Abstract: Hypermobility of the joints is a frequent finding in patients who have keratoconus. Twenty-two of the 44 patients (50%) presenting in 1973 were found to have hypermobility of joints (mainly Ehlers-Danlos syndrome II or mitis type). The significance of this finding is discussed in relation to biochemical defects recently found in corneas with keratoconus. The hypothesis is presented that keratoconus is often a part of a generalized heritable disorder of connective tissue due to a biochemical defect causing a weakness in its structure.

Title: Joint Hypermobility in Keratoconus
Author: Woodward EG, Morris MT
Date: Oct, 1990
Publisher: Department of Optometry and Visual Science , City University, London,
UK Ophthalmic Physiological Optometry
Abstract: There are several reports linking keratoconus and connective tissue disorders, such as Ehlers-Danlos syndrome, osteogenesis imperfecta and mitral valve prolapse, suggesting that keratoconus may be the result of a localized dysfunction in collagen metabolism. In view of this the incidence of hypermobility of the joints among a group of patients with keratoconus was compared with a normal (matched) control group. Eighty-four patients were examined using the Beighton modification of the Carter and Wilkinson scoring system. A control group matched for sex, age and ethic group was also assessed. No statistically significant difference between the groups was found for the trunk or knees; a difference was found for the metacarpo-phalyngeal and wrist joints. The findings support the theory that keratoconus is a localized manifestation of a mild connective tissue disorder. Also, it can be stated that patients with Keratoconus are five times more likely to show hypermobility of the metacarpo-phalyngeal and wrist joints.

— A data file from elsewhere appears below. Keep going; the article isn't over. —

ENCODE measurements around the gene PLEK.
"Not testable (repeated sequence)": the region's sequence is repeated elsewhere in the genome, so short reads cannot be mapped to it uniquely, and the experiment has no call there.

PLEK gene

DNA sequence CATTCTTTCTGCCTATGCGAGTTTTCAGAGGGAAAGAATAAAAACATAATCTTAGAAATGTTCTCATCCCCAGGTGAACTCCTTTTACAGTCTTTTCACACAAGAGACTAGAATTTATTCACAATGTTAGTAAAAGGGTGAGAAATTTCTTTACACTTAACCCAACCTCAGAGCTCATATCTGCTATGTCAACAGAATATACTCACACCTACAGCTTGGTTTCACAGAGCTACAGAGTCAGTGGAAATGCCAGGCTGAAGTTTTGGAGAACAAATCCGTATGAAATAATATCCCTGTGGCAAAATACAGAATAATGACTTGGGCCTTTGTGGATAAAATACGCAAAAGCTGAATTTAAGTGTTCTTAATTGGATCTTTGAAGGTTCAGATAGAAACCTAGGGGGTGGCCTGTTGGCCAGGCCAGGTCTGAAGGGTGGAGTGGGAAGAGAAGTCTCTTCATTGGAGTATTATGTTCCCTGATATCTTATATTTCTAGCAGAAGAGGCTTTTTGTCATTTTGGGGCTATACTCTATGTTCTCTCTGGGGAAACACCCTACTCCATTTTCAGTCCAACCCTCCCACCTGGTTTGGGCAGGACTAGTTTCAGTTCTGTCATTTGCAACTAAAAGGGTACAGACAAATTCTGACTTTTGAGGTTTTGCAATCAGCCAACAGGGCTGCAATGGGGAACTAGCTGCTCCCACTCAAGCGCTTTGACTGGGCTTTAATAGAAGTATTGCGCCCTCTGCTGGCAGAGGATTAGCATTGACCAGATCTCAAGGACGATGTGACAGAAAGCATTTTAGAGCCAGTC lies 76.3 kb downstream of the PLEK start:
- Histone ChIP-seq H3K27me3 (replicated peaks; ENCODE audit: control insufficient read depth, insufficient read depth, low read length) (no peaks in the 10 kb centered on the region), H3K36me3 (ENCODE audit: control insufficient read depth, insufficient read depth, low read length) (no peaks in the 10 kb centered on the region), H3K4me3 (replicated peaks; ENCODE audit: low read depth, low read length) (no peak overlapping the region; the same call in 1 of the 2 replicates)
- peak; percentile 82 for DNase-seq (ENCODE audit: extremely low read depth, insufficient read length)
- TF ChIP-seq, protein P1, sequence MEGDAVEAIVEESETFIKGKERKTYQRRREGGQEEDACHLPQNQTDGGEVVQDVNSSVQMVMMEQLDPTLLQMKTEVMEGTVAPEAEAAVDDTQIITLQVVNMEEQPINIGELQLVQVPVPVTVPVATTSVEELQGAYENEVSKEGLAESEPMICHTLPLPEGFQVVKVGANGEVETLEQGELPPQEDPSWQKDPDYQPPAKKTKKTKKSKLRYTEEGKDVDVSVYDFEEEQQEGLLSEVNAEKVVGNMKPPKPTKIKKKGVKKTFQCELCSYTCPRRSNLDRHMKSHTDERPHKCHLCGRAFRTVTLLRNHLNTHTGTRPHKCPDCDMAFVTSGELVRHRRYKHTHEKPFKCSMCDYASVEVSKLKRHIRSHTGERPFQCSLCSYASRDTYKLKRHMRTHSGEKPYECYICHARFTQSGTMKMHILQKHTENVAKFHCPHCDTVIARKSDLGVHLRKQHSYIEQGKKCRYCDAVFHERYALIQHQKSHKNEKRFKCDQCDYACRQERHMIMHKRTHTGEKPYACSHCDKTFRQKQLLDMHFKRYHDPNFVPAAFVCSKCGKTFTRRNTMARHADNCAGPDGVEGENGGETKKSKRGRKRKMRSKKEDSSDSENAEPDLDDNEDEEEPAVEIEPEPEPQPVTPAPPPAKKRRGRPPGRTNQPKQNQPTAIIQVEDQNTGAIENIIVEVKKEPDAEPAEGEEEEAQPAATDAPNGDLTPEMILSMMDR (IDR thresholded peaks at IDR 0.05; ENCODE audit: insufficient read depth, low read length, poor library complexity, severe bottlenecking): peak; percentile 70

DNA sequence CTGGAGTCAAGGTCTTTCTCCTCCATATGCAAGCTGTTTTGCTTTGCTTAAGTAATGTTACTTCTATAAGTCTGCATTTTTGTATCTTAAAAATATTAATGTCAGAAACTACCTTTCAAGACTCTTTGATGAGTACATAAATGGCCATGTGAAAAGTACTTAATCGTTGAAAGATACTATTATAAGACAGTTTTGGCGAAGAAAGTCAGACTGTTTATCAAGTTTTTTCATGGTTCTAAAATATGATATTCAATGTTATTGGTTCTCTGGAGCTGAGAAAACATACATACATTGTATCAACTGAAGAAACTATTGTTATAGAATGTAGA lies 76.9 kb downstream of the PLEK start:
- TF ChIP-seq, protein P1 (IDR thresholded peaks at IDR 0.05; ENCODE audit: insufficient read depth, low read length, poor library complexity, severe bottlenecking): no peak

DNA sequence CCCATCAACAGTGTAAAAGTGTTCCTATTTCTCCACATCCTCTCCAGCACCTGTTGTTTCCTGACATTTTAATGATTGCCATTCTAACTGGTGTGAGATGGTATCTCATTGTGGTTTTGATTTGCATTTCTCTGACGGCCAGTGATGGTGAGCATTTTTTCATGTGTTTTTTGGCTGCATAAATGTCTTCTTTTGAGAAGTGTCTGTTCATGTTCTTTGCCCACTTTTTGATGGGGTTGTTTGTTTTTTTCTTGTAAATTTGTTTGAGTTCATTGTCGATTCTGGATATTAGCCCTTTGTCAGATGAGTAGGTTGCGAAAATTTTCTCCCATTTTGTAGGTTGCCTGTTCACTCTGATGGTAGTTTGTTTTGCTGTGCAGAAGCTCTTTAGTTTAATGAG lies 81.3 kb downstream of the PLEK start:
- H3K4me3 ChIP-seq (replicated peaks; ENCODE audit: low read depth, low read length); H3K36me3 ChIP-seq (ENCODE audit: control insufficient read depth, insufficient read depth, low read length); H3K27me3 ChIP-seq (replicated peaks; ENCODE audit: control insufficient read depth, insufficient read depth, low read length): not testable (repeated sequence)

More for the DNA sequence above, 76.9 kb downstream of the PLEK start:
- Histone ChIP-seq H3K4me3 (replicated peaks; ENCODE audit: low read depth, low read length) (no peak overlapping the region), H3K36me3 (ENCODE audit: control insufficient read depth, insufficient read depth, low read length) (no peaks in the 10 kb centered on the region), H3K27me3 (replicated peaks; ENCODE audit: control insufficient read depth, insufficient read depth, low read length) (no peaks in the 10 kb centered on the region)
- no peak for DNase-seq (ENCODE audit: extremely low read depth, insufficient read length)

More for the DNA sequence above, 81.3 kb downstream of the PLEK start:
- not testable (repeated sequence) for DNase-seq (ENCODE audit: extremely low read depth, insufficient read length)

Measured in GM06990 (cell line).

Title: Corneal Topography in Ehlers-Danlos Syndrome
Authors: McDermott ML, Holladay J., Liu D, Puklin JE, Shin DH, Cowden JW
Date: Sept 1998
Publisher: Journal of Cataract and Refractive Surgery
Abstract: Purpose: To assess the use of corneal topography in conjunction with slitlamp biomicroscopy and retinoscopy to diagnose keratoconus in a large group of patients (72 eyes) with Ehlers-Danlos Syndrome (EDS). Result: In 72 eyes, no keratoconus was found using slitlamp biomicroscopy . No eye had an I-S value greater than 1.60 diopters, 2 eyes had a CCP greater than 46.50 D, and 2 eyes had a Q value less than -1.00. Conclusions: Slitlamp biomicroscopy of the cornea was unremarkable in all patients. Only 1 patient had Q values and profile difference maps that were mildly suggestive of keratoconus. Even after adding topography to the examination, it appears that keratoconus in a known population of patients with EDS remains rare.
Title: Blepharoclonus and Arnold-Chiari Malformation
Authors: Jacome DF
Date: August 2001
Publisher: Acta Neurol Scand
Abstract: Objective: Blepharoclonus (BLC) denotes large amplitude, involuntary
tremors of the orbicularis oculi muscles, observed during gentle closure of the eyelids.
BLC may follow major head trauma. Four patients with Armold-Chiari malformation
(ACM) and BLC are described. Conclusion: BLC is an underdiagnosed neuroophthalmological
sign of ACM.

Title: Tretinoin Pre-Treatment but not Direct Treatment Shows a Beneficial Effect of
Wound Healing in Diabetic Mice

Authors: Hans W, Ghermai U, Gosslar A, Bittner M, Furst A, Jacob K, Mesterma S,
Goppelt A
Date: September 2004
Publisher: European Society for Dermatological Research